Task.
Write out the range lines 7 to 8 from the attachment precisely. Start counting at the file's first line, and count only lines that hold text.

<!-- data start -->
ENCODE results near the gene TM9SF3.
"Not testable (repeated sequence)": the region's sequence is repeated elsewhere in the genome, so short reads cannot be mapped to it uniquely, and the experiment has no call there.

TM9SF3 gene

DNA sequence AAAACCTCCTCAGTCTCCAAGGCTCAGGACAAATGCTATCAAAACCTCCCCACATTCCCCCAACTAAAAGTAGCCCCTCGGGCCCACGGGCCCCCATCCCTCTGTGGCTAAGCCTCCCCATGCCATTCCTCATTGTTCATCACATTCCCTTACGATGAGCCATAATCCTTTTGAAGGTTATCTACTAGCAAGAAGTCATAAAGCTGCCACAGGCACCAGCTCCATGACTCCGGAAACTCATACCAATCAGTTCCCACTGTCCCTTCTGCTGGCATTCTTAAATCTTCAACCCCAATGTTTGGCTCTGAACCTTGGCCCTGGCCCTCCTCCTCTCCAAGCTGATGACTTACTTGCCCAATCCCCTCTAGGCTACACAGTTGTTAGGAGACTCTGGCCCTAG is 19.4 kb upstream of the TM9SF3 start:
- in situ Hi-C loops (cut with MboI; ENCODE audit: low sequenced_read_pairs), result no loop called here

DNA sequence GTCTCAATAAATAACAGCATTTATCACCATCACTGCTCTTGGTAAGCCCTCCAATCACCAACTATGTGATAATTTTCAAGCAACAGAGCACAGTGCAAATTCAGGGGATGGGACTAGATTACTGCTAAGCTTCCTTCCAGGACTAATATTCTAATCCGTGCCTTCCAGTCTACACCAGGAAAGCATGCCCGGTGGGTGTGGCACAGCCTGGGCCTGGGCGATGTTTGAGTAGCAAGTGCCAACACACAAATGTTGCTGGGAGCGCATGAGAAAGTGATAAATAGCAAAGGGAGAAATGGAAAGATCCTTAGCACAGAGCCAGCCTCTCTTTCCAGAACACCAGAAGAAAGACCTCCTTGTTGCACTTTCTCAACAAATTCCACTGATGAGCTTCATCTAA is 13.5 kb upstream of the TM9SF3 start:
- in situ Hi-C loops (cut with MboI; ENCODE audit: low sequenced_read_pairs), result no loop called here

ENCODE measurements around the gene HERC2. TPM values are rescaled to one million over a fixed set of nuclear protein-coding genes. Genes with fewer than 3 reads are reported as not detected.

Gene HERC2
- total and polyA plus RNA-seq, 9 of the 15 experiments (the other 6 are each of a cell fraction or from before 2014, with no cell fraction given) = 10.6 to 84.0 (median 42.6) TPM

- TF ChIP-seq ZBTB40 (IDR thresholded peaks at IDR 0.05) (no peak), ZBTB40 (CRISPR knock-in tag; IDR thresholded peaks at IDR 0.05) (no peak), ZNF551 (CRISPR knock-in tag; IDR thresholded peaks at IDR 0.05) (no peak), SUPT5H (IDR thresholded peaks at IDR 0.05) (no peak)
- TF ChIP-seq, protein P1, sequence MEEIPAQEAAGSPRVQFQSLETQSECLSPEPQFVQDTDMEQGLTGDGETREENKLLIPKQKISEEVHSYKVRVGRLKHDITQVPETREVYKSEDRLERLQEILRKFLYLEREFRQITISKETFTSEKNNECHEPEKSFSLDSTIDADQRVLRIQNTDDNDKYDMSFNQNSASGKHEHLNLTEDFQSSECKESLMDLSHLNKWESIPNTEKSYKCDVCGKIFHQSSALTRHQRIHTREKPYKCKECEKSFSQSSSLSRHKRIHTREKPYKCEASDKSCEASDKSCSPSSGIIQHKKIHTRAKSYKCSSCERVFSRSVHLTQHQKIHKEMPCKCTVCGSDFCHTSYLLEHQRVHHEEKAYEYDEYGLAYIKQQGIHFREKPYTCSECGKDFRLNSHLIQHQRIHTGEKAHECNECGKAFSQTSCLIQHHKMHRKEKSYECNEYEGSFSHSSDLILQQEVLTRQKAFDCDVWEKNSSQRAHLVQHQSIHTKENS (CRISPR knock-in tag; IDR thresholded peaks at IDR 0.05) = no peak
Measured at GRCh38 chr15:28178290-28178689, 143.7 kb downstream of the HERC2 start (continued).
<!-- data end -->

- in situ Hi-C loops (cut with MboI; ENCODE audit: low sequenced_read_pairs), result no loop called here

ENCODE measurements around the gene HERC2. TPM values are rescaled to one million over a fixed set of nuclear protein-coding genes. Genes with fewer than 3 reads are reported as not detected.